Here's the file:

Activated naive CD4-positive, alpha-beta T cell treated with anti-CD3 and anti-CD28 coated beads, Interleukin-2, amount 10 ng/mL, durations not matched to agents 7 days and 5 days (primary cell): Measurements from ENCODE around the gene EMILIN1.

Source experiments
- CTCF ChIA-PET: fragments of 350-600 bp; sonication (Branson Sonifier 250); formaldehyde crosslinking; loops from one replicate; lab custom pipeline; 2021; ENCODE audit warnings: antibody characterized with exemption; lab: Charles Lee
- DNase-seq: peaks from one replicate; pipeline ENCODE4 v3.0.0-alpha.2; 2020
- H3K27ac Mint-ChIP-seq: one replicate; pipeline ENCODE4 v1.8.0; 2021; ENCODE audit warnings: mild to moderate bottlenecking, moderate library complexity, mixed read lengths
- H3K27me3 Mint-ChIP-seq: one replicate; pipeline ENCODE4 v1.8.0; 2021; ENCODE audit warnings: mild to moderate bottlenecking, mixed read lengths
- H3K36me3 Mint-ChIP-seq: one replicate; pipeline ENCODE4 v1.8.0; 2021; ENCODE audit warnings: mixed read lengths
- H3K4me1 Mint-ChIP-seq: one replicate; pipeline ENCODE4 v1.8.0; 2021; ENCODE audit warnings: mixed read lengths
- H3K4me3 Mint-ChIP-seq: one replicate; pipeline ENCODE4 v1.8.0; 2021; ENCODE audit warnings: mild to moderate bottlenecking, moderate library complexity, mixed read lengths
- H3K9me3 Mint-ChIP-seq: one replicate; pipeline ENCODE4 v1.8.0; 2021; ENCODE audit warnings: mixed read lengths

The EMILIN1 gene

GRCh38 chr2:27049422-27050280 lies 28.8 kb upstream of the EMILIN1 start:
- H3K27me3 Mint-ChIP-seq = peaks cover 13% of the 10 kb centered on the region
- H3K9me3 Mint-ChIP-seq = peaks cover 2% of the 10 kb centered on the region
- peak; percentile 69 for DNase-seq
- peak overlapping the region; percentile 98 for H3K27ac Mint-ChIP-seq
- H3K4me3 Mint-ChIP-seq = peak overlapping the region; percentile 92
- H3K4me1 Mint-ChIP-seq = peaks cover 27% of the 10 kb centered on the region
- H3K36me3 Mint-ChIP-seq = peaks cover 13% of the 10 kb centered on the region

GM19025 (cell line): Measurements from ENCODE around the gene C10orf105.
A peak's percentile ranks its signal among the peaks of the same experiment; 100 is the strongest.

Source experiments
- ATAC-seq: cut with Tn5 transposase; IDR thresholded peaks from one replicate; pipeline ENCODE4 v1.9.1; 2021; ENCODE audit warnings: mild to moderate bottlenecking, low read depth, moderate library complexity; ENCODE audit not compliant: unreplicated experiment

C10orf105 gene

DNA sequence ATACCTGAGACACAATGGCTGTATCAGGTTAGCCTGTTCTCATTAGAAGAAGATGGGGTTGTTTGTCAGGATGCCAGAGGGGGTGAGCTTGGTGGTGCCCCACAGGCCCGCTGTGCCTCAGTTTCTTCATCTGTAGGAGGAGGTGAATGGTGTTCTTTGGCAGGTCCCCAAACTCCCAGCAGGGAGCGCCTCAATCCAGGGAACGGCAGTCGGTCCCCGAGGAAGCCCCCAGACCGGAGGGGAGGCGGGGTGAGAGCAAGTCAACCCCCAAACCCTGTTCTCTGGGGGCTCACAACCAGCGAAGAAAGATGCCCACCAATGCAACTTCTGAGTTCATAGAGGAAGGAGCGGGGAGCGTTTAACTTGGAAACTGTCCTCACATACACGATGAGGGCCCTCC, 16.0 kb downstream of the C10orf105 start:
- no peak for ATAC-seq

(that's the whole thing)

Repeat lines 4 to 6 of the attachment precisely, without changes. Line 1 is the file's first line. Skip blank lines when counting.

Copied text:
- DNase-seq: peaks from one replicate; pipeline ENCODE4 v3.0.0-alpha.2; 2020
- H3K27ac Mint-ChIP-seq: one replicate; pipeline ENCODE4 v1.8.0; 2021; ENCODE audit warnings: mild to moderate bottlenecking, moderate library complexity, mixed read lengths
- H3K27me3 Mint-ChIP-seq: one replicate; pipeline ENCODE4 v1.8.0; 2021; ENCODE audit warnings: mild to moderate bottlenecking, mixed read lengths